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City of El Paso commits additional $10 million for cultural center

The city of El Paso has committed an additional $10 million for the voter-approved Mexican-American Cultural Center.

Surrounded by mariachis for Cinco de Mayo, said Mayor Oscar Leeser said the money will come from budget cuts and savings within the next five years.

“One of the things I’ve been very hard with the city manager about is ‘let’s not increase taxes. Let’s find savings,'” Leeser said Thursday.

El Paso voters in 2012 overwhelmingly approved a $473 million bond which included three signature projects: an arena, children’s museum and the Mexican American Cultural Center.

The city allocated and voters approved only $5.7 million for the cultural center, significantly less than the other signature projects.

City officials have since acknowledged the project was severely under-funded and it would be impossible to erect a new building with the original budget. A city-commissioned programmatic this spring found it would cost $34 million to retrofit the Abraham Chavez Theatre to house the center.

A committee of private residents, led by District Attorney Jaime Esparza, studied the issue and made recommendations to the city including housing the center at the Downtown theater.

The committee is in the process of forming a non-profit organization to raise the remaining $20 million in the next five years or less. “When we reach out to the private part of this partnership they will know that this city, this community, taxpayers all of us are totally committed to having a world class Mexican American Cultural Center,” Esparza said at a news conference on Thursday.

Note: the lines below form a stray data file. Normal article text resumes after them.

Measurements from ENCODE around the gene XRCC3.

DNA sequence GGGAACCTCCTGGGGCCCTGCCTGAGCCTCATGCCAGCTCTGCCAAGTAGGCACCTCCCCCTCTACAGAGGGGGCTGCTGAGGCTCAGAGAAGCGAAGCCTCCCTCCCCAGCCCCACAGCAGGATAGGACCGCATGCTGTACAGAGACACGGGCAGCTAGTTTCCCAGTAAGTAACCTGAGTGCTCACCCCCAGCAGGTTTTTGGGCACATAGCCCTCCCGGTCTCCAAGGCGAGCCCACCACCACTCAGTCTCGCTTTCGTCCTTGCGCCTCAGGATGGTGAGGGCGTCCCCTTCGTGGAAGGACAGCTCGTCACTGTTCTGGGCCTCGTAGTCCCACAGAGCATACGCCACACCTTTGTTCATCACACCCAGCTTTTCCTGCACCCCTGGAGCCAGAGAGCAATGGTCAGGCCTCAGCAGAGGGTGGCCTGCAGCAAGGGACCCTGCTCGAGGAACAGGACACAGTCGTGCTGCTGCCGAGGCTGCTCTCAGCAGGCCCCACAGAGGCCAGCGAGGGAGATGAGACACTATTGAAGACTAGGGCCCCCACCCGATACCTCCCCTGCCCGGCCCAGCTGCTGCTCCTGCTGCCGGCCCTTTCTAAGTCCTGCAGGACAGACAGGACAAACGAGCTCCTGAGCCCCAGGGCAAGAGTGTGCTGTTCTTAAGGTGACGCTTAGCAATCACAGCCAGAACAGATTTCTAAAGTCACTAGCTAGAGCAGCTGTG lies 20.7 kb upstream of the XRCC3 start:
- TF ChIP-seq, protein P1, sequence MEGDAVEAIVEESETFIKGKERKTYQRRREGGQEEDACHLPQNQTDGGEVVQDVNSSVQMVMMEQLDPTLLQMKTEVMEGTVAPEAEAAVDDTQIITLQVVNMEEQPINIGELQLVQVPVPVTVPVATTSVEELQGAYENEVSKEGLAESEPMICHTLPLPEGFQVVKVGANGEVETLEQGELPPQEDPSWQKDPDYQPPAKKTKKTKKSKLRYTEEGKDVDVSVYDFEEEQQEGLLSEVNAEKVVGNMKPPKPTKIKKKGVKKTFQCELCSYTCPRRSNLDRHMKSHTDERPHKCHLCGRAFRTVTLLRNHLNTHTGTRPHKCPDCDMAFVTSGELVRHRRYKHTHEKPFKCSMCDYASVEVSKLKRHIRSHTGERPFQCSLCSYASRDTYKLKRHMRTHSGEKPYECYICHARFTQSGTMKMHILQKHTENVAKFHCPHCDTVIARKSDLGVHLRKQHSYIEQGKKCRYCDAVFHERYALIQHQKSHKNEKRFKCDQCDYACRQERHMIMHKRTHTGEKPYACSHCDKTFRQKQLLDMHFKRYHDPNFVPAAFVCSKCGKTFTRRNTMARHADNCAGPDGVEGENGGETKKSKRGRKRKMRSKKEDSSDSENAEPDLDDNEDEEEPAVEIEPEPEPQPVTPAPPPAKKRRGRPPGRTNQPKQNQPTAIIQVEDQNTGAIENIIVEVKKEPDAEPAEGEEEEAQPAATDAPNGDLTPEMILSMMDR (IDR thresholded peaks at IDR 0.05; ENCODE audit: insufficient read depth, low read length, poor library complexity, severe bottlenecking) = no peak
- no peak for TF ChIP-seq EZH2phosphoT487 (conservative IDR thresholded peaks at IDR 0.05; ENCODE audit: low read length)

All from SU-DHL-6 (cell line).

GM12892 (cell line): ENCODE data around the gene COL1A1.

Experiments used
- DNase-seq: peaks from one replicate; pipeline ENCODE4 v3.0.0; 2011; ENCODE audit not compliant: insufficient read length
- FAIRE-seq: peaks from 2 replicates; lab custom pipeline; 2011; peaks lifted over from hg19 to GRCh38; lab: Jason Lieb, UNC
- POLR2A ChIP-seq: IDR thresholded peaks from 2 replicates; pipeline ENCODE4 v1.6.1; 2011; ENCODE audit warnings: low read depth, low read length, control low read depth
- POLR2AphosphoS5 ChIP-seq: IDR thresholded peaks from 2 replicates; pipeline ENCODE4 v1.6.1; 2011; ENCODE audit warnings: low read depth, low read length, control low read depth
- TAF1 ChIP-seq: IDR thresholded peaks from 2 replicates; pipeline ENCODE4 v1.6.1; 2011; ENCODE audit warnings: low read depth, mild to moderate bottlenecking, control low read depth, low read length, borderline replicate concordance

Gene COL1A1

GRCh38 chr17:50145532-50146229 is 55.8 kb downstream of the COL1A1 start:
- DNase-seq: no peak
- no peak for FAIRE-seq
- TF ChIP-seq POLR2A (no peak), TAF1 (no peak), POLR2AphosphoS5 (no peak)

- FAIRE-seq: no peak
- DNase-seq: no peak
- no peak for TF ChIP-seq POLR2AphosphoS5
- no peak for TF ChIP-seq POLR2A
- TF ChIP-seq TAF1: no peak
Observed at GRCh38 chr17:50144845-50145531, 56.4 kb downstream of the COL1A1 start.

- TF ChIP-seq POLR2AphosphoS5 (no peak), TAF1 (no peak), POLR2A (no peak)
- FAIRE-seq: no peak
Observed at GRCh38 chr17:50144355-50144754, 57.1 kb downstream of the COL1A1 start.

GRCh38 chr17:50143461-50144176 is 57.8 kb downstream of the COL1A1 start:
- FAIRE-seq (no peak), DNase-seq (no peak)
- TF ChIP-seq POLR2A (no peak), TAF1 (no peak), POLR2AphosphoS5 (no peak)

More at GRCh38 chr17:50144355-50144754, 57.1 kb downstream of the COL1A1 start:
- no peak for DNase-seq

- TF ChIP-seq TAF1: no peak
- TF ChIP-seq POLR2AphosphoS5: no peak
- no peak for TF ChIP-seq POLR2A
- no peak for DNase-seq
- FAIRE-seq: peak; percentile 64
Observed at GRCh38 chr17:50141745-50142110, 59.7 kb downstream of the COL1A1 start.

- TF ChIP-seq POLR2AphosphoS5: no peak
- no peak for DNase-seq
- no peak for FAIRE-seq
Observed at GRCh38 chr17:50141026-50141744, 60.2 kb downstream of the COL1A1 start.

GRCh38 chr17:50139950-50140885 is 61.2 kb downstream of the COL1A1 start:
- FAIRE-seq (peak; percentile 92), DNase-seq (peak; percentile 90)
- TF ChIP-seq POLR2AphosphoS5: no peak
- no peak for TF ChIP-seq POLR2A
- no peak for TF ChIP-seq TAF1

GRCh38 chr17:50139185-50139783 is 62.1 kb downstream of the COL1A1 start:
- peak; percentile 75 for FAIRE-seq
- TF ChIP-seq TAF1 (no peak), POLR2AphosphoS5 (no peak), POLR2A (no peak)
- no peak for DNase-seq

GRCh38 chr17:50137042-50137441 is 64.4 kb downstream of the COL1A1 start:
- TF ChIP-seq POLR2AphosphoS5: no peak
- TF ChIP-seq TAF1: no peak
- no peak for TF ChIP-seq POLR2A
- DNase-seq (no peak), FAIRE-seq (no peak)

Leeser said the savings will come from projected savings in the budgets for future fiscal years. “We have changed the way we are doing business at the city. And we’re only going to spend the dollar once. Not two, three four five six times. So it will be accrued and set in the budget and really it’s a very responsible way of operating.”

Asked how he could assure the public the money would be there considering the council has recently had a publicly rocky relationship with City Manager Tommy Gonzalez and it’s unclear if the city will have the same leadership in five years, Leeser said the City will begin the budget process accounting its commitments.

“It’s really simple to say okay we’re going to do this we’re going to raise our hand for a certain project and then not accrue for it and not account it and then all of a sudden it’s our tax rate is this. We’re not doing that anymore,” Leeser said.

The programmatic study proposes the cultural center have a black box theater, demonstrative kitchen, studios, media arts labs, library, acting studio and more. It would offer free as well fee based programs and workshops. Gonzalez said the private funds will determine how quickly construction begins. “The ball is in their court now,” he said.

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